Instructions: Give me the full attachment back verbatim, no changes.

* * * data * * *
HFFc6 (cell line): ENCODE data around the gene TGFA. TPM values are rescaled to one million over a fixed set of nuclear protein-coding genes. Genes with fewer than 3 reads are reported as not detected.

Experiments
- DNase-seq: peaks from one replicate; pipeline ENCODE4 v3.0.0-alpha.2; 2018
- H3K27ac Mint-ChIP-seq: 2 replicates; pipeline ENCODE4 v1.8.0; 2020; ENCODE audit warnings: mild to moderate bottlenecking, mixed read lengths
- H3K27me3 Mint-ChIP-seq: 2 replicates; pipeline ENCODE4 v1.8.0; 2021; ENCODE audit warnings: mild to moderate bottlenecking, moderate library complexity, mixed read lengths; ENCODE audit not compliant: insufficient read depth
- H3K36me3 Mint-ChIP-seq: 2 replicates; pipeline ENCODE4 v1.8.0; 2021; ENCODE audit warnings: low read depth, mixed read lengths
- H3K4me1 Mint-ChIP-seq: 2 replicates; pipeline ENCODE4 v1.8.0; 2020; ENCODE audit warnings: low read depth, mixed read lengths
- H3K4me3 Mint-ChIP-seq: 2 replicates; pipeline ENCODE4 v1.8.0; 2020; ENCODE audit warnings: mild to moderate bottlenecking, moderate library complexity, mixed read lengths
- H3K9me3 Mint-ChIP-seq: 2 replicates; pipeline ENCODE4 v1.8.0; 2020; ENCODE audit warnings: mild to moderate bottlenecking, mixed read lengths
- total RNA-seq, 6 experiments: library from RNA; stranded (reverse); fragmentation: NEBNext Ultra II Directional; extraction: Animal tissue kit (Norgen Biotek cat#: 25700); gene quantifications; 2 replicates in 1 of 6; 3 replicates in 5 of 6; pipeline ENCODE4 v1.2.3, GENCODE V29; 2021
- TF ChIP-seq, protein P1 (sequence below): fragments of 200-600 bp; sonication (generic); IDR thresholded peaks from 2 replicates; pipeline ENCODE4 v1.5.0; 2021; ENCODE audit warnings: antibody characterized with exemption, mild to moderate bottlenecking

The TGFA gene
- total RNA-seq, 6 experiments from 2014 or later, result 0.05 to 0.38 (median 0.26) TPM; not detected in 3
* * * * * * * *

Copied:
HFFc6 (cell line): ENCODE data around the gene TGFA. TPM values are rescaled to one million over a fixed set of nuclear protein-coding genes. Genes with fewer than 3 reads are reported as not detected.

Experiments
- DNase-seq: peaks from one replicate; pipeline ENCODE4 v3.0.0-alpha.2; 2018
- H3K27ac Mint-ChIP-seq: 2 replicates; pipeline ENCODE4 v1.8.0; 2020; ENCODE audit warnings: mild to moderate bottlenecking, mixed read lengths
- H3K27me3 Mint-ChIP-seq: 2 replicates; pipeline ENCODE4 v1.8.0; 2021; ENCODE audit warnings: mild to moderate bottlenecking, moderate library complexity, mixed read lengths; ENCODE audit not compliant: insufficient read depth
- H3K36me3 Mint-ChIP-seq: 2 replicates; pipeline ENCODE4 v1.8.0; 2021; ENCODE audit warnings: low read depth, mixed read lengths
- H3K4me1 Mint-ChIP-seq: 2 replicates; pipeline ENCODE4 v1.8.0; 2020; ENCODE audit warnings: low read depth, mixed read lengths
- H3K4me3 Mint-ChIP-seq: 2 replicates; pipeline ENCODE4 v1.8.0; 2020; ENCODE audit warnings: mild to moderate bottlenecking, moderate library complexity, mixed read lengths
- H3K9me3 Mint-ChIP-seq: 2 replicates; pipeline ENCODE4 v1.8.0; 2020; ENCODE audit warnings: mild to moderate bottlenecking, mixed read lengths
- total RNA-seq, 6 experiments: library from RNA; stranded (reverse); fragmentation: NEBNext Ultra II Directional; extraction: Animal tissue kit (Norgen Biotek cat#: 25700); gene quantifications; 2 replicates in 1 of 6; 3 replicates in 5 of 6; pipeline ENCODE4 v1.2.3, GENCODE V29; 2021
- TF ChIP-seq, protein P1 (sequence below): fragments of 200-600 bp; sonication (generic); IDR thresholded peaks from 2 replicates; pipeline ENCODE4 v1.5.0; 2021; ENCODE audit warnings: antibody characterized with exemption, mild to moderate bottlenecking

The TGFA gene
- total RNA-seq, 6 experiments from 2014 or later, result 0.05 to 0.38 (median 0.26) TPM; not detected in 3